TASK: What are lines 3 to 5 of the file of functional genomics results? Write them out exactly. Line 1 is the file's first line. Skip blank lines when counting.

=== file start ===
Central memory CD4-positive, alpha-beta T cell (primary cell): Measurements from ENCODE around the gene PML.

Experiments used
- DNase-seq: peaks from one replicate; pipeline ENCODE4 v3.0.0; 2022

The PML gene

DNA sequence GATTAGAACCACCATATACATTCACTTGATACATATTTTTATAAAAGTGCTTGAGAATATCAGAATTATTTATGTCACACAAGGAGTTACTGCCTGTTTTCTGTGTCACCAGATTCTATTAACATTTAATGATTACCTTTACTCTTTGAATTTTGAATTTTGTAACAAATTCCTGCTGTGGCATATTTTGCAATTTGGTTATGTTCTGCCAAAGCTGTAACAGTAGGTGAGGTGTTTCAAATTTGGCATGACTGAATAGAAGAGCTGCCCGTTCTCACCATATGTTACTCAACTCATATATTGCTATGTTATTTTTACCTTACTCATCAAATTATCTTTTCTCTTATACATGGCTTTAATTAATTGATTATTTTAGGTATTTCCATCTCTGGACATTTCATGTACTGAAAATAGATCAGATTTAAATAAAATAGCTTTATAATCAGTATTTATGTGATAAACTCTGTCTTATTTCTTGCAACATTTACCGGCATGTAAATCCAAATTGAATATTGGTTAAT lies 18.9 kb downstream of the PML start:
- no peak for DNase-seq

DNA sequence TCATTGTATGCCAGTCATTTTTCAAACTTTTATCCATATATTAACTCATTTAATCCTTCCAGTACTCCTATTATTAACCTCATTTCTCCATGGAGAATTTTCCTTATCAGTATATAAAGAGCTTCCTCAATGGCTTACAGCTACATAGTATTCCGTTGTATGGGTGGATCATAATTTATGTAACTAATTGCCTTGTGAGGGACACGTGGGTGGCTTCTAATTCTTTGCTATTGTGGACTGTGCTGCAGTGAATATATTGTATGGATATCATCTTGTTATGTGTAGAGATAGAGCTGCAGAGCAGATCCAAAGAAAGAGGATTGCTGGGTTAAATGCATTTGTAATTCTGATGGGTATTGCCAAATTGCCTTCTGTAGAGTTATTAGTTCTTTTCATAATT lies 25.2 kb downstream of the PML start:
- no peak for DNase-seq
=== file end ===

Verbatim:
- DNase-seq: peaks from one replicate; pipeline ENCODE4 v3.0.0; 2022

The PML gene

DNA sequence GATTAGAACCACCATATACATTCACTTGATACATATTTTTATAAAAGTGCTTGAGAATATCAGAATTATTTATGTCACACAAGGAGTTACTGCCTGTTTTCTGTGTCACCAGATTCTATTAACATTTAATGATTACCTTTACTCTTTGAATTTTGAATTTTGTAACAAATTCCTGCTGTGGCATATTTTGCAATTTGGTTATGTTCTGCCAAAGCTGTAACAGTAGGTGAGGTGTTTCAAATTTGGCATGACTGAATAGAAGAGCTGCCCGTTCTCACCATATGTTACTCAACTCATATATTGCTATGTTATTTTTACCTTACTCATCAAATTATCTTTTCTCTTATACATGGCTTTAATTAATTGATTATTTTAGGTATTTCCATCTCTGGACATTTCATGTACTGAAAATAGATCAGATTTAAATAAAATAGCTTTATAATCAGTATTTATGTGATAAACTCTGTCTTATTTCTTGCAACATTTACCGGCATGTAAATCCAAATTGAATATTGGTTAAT lies 18.9 kb downstream of the PML start: